spacer-picWhen a divorce is threatening, or a separation has taken place, parents may learn to set aside their personal differences in order to parent the child in a united way. Ir order to avoid trauma for the child and severe stress for everyone involved, the parents possibly can learn to negotiate and agree on parental goals, rules, and expectations for the child. If parents cannot reach agreement on those issue, then the child may continue to be the focus of the parents’ anger for each other. The child could remain a negative link between the parents, disengagement in the future. It is particularly difficult for a child caught in a web of parental anger to leave home successfully when he is older. If he leaves, he knows the marriage may fall apart, and he could feel responsible. It usually seems easier for the child to stay home and give his parents a reason to be together (providing a home for him) than to worry if his leaving will cause them to separate. Therefore, it is helpful for parents to communicate to the child that there is nothing he can do which will affect their decision to stay together or to separate. This is an adult decision and should not be controlled by a child. If this thought is stated in such a way by both parents so that he child really hears and believes the parents’ statements, and the parents are able to agree on how to parent the child, he may give up his symptoms which he originally developed to save the marriage. He can then go back to being a child.

spacer-picThus, a child’s emotional well being, during and after a divorce, could often depend upon the parents’ willingness to reach agreement on how to parent their child. Parents should understand that they will be the parents of that child forever, even if their contact is minimal though the years. Parental cooperation at this difficult time could provide healthy enough climate for a child, so that he would be able to successfully deal with his own task of completing adolescence and reaching adulthood. In addition, reasonable behavior on the part of the parents in a stressful situation would provide an excellent role model for a child in later years when he marries or has a special relationship.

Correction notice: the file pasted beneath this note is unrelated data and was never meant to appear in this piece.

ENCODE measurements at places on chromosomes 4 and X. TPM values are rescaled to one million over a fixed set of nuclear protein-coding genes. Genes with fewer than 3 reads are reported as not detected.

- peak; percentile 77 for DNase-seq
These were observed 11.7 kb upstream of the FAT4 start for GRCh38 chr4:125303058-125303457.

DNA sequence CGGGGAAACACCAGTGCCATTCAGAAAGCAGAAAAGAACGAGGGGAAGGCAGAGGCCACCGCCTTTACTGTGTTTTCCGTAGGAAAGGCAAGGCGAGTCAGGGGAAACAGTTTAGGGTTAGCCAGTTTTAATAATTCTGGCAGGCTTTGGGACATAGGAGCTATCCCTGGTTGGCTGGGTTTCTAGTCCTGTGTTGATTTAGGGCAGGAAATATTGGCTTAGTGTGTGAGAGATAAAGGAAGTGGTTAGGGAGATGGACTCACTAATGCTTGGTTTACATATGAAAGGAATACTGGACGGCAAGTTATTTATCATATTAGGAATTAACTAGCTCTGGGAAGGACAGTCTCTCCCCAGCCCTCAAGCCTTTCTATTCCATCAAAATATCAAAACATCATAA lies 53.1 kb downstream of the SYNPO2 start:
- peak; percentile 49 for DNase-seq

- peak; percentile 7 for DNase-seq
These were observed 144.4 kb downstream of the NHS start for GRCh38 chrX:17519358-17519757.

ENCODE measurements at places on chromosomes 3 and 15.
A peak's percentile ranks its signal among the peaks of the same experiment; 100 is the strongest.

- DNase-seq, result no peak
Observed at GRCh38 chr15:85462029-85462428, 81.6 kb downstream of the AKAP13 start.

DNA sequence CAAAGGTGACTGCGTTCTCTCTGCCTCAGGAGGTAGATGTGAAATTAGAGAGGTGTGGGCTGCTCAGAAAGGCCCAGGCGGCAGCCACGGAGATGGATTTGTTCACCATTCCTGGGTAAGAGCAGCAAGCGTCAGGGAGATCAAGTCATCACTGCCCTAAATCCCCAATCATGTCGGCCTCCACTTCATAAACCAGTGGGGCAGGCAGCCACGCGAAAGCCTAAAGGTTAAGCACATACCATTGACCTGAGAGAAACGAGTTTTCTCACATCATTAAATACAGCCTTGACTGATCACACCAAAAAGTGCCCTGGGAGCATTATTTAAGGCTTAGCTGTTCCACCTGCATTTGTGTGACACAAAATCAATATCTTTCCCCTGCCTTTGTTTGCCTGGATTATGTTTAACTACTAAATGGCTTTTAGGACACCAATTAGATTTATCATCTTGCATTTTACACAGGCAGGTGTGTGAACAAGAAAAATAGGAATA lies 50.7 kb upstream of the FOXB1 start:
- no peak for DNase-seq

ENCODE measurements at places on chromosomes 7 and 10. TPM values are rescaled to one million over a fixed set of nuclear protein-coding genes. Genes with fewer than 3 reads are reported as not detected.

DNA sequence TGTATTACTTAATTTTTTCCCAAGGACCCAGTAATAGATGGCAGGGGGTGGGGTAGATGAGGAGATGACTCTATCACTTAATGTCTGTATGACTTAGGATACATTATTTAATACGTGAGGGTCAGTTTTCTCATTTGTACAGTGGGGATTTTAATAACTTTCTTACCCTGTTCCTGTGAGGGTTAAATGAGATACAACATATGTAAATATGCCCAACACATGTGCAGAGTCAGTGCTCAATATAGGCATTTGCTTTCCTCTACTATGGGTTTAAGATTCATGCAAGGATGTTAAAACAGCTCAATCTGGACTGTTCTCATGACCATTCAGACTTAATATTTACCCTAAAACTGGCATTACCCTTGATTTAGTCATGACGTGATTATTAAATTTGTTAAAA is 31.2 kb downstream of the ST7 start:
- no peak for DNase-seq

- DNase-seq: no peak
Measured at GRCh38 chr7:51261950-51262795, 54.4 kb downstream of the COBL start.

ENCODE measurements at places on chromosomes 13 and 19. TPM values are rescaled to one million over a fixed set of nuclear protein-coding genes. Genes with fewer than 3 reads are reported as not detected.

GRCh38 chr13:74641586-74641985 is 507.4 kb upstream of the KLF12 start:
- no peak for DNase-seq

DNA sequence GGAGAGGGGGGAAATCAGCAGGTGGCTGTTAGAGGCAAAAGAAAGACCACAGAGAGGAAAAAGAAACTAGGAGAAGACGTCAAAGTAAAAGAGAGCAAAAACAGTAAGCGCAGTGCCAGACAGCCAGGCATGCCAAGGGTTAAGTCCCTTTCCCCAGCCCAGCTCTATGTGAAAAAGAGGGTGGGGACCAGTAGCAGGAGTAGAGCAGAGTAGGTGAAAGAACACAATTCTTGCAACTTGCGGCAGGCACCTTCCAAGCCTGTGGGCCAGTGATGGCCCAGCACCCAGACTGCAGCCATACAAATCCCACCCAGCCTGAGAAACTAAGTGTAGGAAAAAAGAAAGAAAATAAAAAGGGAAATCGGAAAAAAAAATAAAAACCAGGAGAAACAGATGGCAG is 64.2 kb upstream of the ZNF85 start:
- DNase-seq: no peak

spacer-picAlthough a life of constant bickering may not provide a good atmosphere in which to raise children, there is one positive comment you can make about this situation: it is at least easy for parents who argue a lot to know when they disagree. It is much more difficult, however, for parents to recognize that they have a hard time agreeing, when the disagreement is a subtle one. I am referring to families where one parent does most of the parenting while the other one is fairly removed emotionally from any family interaction and retreats from disagreements by remaining silent.

spacer-picThis, in my opinion, is just as much of a split as if the two parents argued all the time. If one parent is under-involved in the family, the other parent may be forced to compensate and become over-involved. The child could notice the uneven involvement and could recognize that this is also an uneven distribution of power, since one person consistently tells everyone else what to do. In addition, the over-involved parent may criticize any effort made by the peripheral parent to help out. Thus, the under-involved parent could be “put down” in front of the child and lose the child’s respect.

spacer-picAn example of this situation is where the mother complains that father never helps out with the care of the children. Dad tries to placate her by taking Johnny out to buy a pair of shoes, only to return home and hear from mother that the shoes are impractical, too expensive, and his taste is terrible. Father accepts this criticism with an angry silence, making mother even angrier because he won’t fight with her. The message that Johnny hears is that father is a lousy parent. Therefore, the next time father makes a request of his son, Johnny may choose to ignore it because mother has already said that father’s opinion is worthless. Since mother’s “put down” is not contested by father, Johnny may join mother in perceiving father as spineless jellyfish who isn’t very important. The strength of the coalition between Johnny and his mother cannot be overpowered by father who now becomes more isolated and ineffective in the parenting role.